As we have previously reported over the years, a key provision of the Bankruptcy Code is Section 365, a lengthy provision that deals with the disposition of enforceable contracts between debtor and non-debtors in bankruptcy proceedings. . Over many decades, Section 365 has been amended myriad times to deal with special contracts ranging from real estate leases to equipment leases to aircraft leases. But the preliminary question that must be answered by the court remains: is the agreement in question an enforceable contract capable of being presumed or rejected in the event of bankruptcy? At a time when the unprecedented real estate boom may finally be coming to an end given rising interest rates and a possible recession, the processing of performance bonds and related agreements may become an area of concern. ‘interest. Surprisingly, until now, no federal circuit court of appeals had determined whether a bond agreement was an enforceable contract. In an opinion issued by the United States Court of Appeals for the Fifth Circuit dated August 11, in a case titled In the Falcon V case, Case No. 21-30668, the court held that a surety bond is not an enforceable contract and that the debtor’s obligations under the surety bonds could not be performed.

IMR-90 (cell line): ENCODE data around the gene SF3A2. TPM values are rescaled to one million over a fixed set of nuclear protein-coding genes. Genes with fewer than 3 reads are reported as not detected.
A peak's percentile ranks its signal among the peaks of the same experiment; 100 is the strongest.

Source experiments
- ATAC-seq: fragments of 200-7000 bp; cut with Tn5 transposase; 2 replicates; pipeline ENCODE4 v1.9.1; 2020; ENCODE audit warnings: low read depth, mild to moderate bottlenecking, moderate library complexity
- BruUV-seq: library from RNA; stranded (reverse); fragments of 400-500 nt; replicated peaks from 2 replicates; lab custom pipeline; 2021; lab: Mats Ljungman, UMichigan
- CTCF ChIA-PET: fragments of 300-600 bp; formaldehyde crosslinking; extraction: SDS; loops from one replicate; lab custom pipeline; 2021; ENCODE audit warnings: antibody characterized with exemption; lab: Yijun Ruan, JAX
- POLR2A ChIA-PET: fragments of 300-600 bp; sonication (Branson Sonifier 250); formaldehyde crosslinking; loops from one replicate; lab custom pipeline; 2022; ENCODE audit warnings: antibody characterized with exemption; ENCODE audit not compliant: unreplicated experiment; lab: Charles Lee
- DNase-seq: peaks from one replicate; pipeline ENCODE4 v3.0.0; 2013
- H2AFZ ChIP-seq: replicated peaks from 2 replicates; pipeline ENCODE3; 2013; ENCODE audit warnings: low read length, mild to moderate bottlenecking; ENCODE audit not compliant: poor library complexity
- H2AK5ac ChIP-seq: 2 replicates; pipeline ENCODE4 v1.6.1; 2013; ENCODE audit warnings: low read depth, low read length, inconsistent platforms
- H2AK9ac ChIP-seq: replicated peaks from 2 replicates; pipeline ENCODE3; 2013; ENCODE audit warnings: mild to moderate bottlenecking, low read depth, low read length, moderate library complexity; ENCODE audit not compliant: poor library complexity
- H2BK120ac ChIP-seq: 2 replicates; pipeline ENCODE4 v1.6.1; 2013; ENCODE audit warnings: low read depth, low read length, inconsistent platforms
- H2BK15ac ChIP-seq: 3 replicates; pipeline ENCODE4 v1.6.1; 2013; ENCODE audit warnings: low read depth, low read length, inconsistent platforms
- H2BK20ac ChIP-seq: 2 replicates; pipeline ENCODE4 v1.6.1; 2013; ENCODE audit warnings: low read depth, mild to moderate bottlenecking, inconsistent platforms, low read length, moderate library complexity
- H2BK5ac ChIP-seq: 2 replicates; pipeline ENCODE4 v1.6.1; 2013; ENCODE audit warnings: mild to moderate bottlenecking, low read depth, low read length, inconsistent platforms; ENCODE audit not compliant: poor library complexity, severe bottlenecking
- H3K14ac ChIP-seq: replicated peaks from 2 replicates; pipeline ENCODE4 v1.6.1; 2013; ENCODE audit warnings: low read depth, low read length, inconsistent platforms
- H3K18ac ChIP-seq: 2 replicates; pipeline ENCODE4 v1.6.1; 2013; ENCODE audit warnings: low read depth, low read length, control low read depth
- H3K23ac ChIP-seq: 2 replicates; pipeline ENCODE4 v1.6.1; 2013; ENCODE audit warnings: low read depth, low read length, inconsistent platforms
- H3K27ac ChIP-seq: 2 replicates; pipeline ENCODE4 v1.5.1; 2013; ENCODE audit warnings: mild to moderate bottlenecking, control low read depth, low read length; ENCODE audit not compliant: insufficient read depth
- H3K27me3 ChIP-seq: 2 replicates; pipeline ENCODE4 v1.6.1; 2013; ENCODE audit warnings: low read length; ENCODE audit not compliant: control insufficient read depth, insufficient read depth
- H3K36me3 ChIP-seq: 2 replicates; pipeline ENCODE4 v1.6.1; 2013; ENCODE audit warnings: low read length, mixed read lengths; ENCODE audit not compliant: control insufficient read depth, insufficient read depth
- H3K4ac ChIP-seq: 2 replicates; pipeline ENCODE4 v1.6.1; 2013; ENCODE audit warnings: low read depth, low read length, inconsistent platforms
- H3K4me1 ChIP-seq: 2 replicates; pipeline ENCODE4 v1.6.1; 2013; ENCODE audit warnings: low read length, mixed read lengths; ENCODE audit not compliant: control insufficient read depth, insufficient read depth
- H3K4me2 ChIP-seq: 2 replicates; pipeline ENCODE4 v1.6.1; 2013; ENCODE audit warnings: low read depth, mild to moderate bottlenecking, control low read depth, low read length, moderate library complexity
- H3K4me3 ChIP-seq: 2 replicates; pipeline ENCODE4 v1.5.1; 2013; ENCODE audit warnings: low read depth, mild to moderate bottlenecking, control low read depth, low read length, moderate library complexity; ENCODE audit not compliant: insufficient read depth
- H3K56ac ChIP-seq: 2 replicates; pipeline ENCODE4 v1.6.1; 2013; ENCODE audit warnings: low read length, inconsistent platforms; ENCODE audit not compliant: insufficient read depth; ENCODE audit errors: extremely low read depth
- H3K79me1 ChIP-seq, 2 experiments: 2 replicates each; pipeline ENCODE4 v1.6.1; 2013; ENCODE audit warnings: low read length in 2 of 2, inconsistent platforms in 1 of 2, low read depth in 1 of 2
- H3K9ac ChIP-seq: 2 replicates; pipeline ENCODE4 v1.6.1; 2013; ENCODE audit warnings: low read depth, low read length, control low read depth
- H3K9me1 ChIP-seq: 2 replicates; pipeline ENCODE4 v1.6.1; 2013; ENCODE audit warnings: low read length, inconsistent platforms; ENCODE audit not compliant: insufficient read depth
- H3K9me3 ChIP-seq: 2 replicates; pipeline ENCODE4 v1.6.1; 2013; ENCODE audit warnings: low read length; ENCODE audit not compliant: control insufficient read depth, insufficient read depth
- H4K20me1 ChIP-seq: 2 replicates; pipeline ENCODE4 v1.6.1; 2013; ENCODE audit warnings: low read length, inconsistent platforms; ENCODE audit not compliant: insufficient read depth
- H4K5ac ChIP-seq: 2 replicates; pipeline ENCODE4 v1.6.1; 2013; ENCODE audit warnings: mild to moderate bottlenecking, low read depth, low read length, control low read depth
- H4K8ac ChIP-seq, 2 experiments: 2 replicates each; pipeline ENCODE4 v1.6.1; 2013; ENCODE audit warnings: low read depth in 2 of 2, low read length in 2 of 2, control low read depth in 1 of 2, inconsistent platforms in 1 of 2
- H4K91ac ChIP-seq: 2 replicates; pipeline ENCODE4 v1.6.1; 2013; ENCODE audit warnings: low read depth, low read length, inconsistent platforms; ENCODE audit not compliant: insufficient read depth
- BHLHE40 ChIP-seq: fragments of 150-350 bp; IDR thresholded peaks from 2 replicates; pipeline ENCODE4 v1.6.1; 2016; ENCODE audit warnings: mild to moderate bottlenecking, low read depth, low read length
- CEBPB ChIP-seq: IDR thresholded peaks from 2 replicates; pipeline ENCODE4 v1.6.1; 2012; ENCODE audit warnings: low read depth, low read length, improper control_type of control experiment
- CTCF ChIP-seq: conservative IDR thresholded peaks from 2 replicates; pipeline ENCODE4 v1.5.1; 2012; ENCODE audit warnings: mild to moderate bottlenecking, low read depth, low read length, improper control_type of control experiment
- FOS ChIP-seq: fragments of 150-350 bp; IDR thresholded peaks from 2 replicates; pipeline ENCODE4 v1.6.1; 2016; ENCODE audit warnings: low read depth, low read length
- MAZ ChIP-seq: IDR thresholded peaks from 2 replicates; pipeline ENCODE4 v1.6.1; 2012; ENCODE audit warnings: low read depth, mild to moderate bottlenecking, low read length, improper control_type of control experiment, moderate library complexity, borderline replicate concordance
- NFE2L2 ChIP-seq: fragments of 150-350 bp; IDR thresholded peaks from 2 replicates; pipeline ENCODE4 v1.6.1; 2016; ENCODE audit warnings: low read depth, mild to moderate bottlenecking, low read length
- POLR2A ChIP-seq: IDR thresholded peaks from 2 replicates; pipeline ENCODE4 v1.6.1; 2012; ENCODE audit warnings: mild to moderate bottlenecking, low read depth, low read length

The surety program and bankruptcy procedures
According to the notice, the debtor and its affiliates were engaged in oil and gas exploration and development. As part of a “bond program”, an insurer had issued four irrevocable bonds guaranteeing the performance of the debtor vis-à-vis third parties relating mainly to the sealing, abandonment and restoration of oil and gas wells. If the debtor fails to fulfill its obligations, the insurer would be required either to pay the third party an amount equal to the obligation, or to perform the obligations itself up to the amount of the bond. The total bond amount was $10,575,000. The debtor was required to pay premiums to the insurer and to indemnify the insurer for any payments the insurer had to make under the bonds. The bonds also provided that the insurer’s obligations to third parties would continue whether or not the debtor paid the premiums due to the insurer.